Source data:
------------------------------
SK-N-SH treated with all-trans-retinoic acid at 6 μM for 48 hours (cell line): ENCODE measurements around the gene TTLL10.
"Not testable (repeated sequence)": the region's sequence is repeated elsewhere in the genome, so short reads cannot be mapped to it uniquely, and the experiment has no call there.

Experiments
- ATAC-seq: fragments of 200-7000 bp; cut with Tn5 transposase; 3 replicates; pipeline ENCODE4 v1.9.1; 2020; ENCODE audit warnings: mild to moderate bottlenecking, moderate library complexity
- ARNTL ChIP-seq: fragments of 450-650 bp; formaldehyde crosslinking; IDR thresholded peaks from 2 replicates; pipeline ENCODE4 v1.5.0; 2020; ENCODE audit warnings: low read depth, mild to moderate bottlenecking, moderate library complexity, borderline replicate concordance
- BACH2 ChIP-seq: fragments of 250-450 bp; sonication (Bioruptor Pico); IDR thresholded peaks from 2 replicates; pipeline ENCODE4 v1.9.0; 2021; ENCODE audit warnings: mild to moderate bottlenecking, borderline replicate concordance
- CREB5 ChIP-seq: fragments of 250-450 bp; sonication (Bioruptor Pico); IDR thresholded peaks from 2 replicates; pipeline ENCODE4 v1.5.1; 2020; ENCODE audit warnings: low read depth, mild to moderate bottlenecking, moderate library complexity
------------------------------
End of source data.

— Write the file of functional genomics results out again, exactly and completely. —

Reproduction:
SK-N-SH treated with all-trans-retinoic acid at 6 μM for 48 hours (cell line): ENCODE measurements around the gene TTLL10.
"Not testable (repeated sequence)": the region's sequence is repeated elsewhere in the genome, so short reads cannot be mapped to it uniquely, and the experiment has no call there.

Experiments
- ATAC-seq: fragments of 200-7000 bp; cut with Tn5 transposase; 3 replicates; pipeline ENCODE4 v1.9.1; 2020; ENCODE audit warnings: mild to moderate bottlenecking, moderate library complexity
- ARNTL ChIP-seq: fragments of 450-650 bp; formaldehyde crosslinking; IDR thresholded peaks from 2 replicates; pipeline ENCODE4 v1.5.0; 2020; ENCODE audit warnings: low read depth, mild to moderate bottlenecking, moderate library complexity, borderline replicate concordance
- BACH2 ChIP-seq: fragments of 250-450 bp; sonication (Bioruptor Pico); IDR thresholded peaks from 2 replicates; pipeline ENCODE4 v1.9.0; 2021; ENCODE audit warnings: mild to moderate bottlenecking, borderline replicate concordance
- CREB5 ChIP-seq: fragments of 250-450 bp; sonication (Bioruptor Pico); IDR thresholded peaks from 2 replicates; pipeline ENCODE4 v1.5.1; 2020; ENCODE audit warnings: low read depth, mild to moderate bottlenecking, moderate library complexity